August 2016 /// Vol 237 No. 8

Columns

First oil

Eagle Ford shale is metaphor for the industry

Kurt Abraham, World Oil

Farther back in this issue is our mid-year, revised drilling forecast for the U.S., which is also a study in haves and have-nots. The greatest “have” in the U.S. right now is the Permian basin. It is the single-largest repository of drilling, and there are signs that several operators plan to expand operations there during second-half 2016.

In contrast to the Permian’s relatively rosy outlook, the short-term prognosis for the Eagle Ford shale—another big Texas play—is grim and, frankly, tends to better represent the overall U.S. E&P situation. As Contributing Editor Jim Redden aptly states in his feature article on page 58, “the Eagle Ford finds itself at a gaping competitive disadvantage.”

Here’s the problem: In the U.S., WTI prices have been diddling around in the low-to-mid-$40s/bbl during July and early August, since peaking at $50 in late June. And they show no signs of significant upward movement. This is not a problem in the Permian, where the average break-even price is just $37/bbl. But in the Eagle Ford, where the break-even mark is $48/bbl—and by extension in many other parts of the U.S.—this is a huge problem. Producers simply can’t make a profit.

And that is why our mid-year forecast calls for an historically low figure of 14,430 wells drilled in the U.S. It also explains some ludicrous statewide numbers—who would have believed that more wells will be drilled in New York state this year than in Montana? And who would have thought, that in a state like Arkansas, where 737 wells were drilled two years ago, the total may, if luck holds, hit 45, or just 6% of the 2014 figure?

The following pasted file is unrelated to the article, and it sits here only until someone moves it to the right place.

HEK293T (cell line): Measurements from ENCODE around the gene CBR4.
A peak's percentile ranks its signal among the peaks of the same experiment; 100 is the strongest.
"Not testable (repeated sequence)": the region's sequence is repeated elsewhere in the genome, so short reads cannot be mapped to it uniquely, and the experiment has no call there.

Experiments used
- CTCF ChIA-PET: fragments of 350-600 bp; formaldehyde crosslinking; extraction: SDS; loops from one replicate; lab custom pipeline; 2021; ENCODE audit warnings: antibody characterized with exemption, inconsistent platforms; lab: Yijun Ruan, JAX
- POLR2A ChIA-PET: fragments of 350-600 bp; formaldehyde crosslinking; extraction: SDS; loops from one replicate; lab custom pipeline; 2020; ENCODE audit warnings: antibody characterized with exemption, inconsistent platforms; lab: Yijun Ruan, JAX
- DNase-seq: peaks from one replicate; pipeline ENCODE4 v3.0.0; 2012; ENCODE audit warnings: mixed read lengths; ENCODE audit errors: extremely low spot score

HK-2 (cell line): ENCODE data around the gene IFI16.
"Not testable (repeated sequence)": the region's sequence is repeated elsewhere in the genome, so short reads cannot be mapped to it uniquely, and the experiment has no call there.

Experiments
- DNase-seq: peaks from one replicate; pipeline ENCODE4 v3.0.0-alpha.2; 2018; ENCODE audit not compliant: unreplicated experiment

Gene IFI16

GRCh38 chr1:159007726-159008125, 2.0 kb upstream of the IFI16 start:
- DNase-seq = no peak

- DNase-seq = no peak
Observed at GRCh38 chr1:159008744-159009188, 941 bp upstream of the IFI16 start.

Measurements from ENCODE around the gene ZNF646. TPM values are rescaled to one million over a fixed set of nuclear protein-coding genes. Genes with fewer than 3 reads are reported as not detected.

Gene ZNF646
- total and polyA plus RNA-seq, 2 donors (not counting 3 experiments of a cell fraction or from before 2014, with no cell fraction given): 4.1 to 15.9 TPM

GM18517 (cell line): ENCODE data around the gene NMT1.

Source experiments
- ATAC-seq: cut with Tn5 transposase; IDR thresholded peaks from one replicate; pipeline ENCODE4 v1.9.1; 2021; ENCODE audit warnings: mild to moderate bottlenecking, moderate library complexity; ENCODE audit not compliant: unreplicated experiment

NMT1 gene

Lonely stretches of road. There is visual proof, of how the Eagle Ford epitomizes the U.S. E&P condition, along a stretch of U.S. Highway Alternate 90, between Gonzalez and Shiner, Texas. I drove this road earlier this month after departing the URTeC conference in San Antonio (more on URTeC later on this page). This 20-mi section of highway sits in the southern portion of the northeastern Eagle Ford, split evenly between Gonzalez and Lavaca counties.

From 2012 into mid-2014, this area was bustling. It was not unusual to see three to four rigs drilling on either side of the highway, in about a six-mile portion of that 20-mi section. And one could easily see up to a dozen service trucks in that same distance. But as I drove along, nary a rig was to be seen, and only two service trucks passed by. There also is a significantly sized field office for a fairly large independent along the way. Three years ago, its parking lot was jammed with vehicles. But when I passed by, nary a vehicle was parked there, and the place had a ghost town look to it.

Neither has the market downturn been kind to support businesses. For example, the “Eagle Ford RV Park,” which seems to have been built in the last few years along Alternate 90, had maybe a couple of RVs parked among its several-dozen spaces. And there’s no guarantee that the RVs parked there were housing oil field workers—it might have been tourists on a casual trip.

A hopeful presentation at URTeC. Despite current conditions, the Eagle Ford’s longer-term future is brighter, as evidenced by a presentation done at URTeC on a multi-disciplinary study conducted by the Bureau of Economic Geology (BEG) at the University of Texas at Austin. The BEG study found that “the Eagle Ford shale still holds great promise for future output and resource totals, but the magnitude of these items will all be a function of oil price.” Dr. Svetlana Ikonnikova, a BEG researcher, said that her group based its conclusions on expected per-well production, expected completion details, and expectations on cost and productivity improvements.

Thus, several scenarios were worked up, and it is easy to see how price affects the outcome. At $40/bbl, BEG researchers estimate that the Eagle Ford could total 6.5 Bbbl of oil reserves and 32,000 producing wells. At $50/bbl, the figures rise to 8.2 Bbbl of oil reserves and 47,000 producing wells. If the price goes to $80, researchers expect 10.9 Bbbl and 83,000 wells. Finally, if the price should jump to $100, then there would be 11.3 Bbbl and 93,000 wells. wo-box_blue.gif 

The Authors ///

Kurt Abraham kurt.abraham@worldoil.com

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